This thread asks for favorite everyday methods for eating salmon. I'd say we try to have salmon almost once a week, and I wanted something new for this one. The frozen fish went straight into the poacher (barely fit) and cooked through. This part is not new for me, I find it makes very little difference if thawn out first. The poaching liquid is reserved for chowder as usual, but this time I went for a salmon loaf.

Loaf may not sound as elegant as mousse or souffle but I had no cream and was looking for something a bit more virtuous. I found a recipe in The Dietitians of Canada Cookbook that was low fat and included things like oatmeal and lemon juice, so what the hell. Plus I had a never-used copper aspic mold in the shape of a fish:

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The loaf was okay - I'd give it a 6.5 out of 10. It needed a little something . . . like a brick of lard and a tablespoon of salt.

It was served up luncheon style in thin slices with pickled eggs and cukes, and a mustard mayo sauce. I'd do it again without the mold, although I think such things are due for a comeback.

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Peter Gamble aka "Peter the eater"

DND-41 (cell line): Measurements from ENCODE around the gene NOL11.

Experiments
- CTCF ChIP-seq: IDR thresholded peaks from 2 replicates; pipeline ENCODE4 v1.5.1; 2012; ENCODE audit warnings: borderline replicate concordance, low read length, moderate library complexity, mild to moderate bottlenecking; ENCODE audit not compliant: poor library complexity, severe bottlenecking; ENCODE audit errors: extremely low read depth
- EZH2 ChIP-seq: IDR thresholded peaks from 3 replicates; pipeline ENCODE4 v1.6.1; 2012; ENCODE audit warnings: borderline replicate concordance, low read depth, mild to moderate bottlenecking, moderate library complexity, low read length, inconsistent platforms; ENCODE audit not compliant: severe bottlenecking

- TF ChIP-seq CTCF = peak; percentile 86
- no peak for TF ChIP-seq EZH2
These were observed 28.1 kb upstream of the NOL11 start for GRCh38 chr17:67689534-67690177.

I just made a cornish game hen with chestnut stuffing. . .

Would you believe a pigeon stuffed with spam? . . .

Would you believe a rat filled with cough drops?

Moe Sizlack

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I posted this on a similar thread, but bbq salmon is killer. Even fish haters will eat it. Just brush on your fave bbq sauce and grill or broil to doneness. Salmon takes to bbq incredibly well.

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Tonight I'll be doing something sorta similar to a BBQ sauce- I use tamarind/date chutney (which has a nice deep fruity-ish flavor) and add some lime juice and cayenne. My usual technique with salmon is to start it in a hot pan and finish under the broiler- the 'glaze' goes on just during the last 30 seconds or so (I'll use the '8 minutes per inch' rule to estimate how long it will take, but still be sure to rest it with a small metal skewer just to make sure). This is with a fillet, so the skin gets nice and crispy. I have a whole lot of cilantro in the house, so that will be a garnish tonight, but it's not something I'll go out of my way for if I don't have it.